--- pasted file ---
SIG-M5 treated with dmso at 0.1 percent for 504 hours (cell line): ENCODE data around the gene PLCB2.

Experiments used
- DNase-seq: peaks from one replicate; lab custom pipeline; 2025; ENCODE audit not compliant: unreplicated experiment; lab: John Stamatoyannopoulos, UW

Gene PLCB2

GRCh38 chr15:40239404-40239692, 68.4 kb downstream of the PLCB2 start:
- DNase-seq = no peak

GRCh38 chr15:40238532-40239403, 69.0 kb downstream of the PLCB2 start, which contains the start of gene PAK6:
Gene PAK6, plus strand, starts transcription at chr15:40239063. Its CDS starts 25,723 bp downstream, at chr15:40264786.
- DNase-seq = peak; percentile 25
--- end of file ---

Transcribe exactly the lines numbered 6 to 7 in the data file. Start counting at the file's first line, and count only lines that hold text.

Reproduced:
- DNase-seq = no peak

GRCh38 chr15:40238532-40239403, 69.0 kb downstream of the PLCB2 start, which contains the start of gene PAK6: